It’s good to be skeptical about the various things that can corrupt a decision-making process. However, at times the effort to spot potential conflicts of interest can run amok.
That’s exactly what happened with the suspension of Buccaneers receiver Mike Evans.
The initial decision was made by former NFL player Jon Runyan. His son plays for the Packers. The Packers play the Buccaneers on Sunday. Obviously, it helps the Packers if Evans doesn’t play.
And so a notion emerged on Monday that Jon Sr. would do Jon Jr. a favor by suspending Evans. The crackpot theory gained some legitimacy when Schefty actually dignified it with a mention during halftime of the Vikings-Eagles game.
Although I usually love a nice, juicy controversy, this is a non-issue. As previously explained, Jon Sr. consults with others in the league office. Also, and far more importantly, the decision made by the league office is subject to appeal. If a suspension wasn’t warranted, James Thrash could have, and would have, come to that conclusion.
On Wednesday, Jon Runyan Jr. addressed the idea that dad did him a solid.
“He was just doing his job,” Runyan Jr. said, via Rob Demovsky of ESPN.com. “He’s been doing that job for over a half-decade now. It just so happens that we’re playing the Buccaneers this week. Everybody’s trying to make it this conspiracy theory, which it’s not.”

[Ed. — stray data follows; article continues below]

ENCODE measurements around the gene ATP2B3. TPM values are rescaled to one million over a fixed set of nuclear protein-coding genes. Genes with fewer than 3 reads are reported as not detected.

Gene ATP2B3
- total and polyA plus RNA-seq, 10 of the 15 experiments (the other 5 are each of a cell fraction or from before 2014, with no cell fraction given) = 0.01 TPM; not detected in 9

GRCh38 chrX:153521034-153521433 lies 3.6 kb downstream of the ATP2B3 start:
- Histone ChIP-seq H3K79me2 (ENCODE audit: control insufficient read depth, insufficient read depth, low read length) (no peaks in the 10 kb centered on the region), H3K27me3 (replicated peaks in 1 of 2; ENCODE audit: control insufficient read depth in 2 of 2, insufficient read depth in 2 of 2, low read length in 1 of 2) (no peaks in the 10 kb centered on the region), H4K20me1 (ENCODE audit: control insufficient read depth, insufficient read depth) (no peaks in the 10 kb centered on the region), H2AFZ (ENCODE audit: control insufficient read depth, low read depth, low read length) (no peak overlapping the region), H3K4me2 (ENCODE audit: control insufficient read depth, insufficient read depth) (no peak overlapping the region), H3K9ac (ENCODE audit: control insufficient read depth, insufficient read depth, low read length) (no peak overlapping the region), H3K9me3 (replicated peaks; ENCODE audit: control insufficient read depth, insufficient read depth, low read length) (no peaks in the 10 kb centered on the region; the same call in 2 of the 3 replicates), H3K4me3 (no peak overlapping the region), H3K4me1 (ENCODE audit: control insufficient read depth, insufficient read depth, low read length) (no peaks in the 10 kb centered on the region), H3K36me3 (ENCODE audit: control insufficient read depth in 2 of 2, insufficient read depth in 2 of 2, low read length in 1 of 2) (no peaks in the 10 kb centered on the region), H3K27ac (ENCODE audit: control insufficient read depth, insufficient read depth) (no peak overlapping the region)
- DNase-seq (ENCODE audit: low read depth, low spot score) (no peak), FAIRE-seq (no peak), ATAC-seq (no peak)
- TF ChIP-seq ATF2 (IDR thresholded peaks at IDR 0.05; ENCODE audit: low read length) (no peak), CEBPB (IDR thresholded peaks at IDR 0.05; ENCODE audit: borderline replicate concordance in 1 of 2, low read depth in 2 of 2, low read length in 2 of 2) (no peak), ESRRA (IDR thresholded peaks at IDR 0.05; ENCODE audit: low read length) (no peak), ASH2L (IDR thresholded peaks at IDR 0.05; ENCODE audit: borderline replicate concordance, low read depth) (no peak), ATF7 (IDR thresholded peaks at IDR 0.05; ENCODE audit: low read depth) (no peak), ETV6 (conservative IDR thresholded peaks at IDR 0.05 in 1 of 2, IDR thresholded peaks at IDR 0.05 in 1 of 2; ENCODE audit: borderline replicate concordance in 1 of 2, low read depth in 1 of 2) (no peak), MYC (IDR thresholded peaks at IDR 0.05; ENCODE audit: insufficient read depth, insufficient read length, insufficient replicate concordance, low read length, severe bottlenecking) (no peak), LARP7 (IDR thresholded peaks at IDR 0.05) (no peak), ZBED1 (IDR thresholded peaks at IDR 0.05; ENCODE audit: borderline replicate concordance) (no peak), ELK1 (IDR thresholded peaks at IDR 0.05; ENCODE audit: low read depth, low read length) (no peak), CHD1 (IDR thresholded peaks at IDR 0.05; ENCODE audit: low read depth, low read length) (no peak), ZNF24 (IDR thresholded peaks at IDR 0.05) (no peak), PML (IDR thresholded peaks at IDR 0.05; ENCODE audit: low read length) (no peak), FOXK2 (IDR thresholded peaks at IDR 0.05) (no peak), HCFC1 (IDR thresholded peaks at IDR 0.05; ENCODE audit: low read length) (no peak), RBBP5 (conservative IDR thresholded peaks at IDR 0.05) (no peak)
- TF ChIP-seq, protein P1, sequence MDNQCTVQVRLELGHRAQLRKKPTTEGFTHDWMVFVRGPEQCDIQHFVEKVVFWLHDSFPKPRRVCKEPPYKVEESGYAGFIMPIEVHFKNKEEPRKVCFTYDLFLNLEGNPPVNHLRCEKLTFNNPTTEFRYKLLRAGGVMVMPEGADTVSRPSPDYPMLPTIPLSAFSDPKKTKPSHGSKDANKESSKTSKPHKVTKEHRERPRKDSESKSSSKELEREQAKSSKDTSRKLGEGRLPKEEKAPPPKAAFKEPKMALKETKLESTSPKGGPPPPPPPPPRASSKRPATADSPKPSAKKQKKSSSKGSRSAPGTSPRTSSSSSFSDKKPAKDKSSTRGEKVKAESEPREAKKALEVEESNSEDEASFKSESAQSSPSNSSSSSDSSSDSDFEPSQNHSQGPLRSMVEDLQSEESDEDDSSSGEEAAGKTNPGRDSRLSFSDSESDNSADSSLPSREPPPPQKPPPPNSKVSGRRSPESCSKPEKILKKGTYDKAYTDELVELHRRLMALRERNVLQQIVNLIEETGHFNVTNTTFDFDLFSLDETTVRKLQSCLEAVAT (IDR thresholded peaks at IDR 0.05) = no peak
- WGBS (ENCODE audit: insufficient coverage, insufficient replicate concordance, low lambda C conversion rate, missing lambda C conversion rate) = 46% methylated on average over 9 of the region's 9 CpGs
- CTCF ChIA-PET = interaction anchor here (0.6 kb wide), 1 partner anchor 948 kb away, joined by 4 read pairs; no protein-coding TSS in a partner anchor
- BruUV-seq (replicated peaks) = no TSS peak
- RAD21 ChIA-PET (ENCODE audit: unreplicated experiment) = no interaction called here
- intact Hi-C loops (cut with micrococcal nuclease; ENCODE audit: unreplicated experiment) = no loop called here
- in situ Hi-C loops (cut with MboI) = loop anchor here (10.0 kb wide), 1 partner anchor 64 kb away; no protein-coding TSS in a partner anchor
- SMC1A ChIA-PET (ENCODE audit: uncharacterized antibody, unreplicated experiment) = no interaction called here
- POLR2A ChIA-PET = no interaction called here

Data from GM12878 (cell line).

Runyan Jr. seems to agree with his dad (and Thrash) that Evans deserved to be suspended.
“[It was a] lapse in judgment on the field,” Runyan Jr. said. “Sometimes, that stuff happens. There’s a whole conspiracy theory going down, and it’s not true. That’s just how it goes. You can’t be running 15 yards trying to head-hunt somebody when the play’s over. It is funny, though, how stuff works out sometimes.”
Runyan Jr. addressed the situation perfectly. The play was over. The whistle had blown. Evans sprinted in from the edge of the field and blasted Saints cornerback Marshon Lattimore. It was a dangerous and unnecessary maneuver. It was beyond the boundaries of the actual play on the field. Evans got what he deserved.
And the Runyans don’t deserve being on the wrong end of a stupid theory that deflects attention on the wrongdoing of the guilty party by pointing a finger at someone else and making something out of nothing.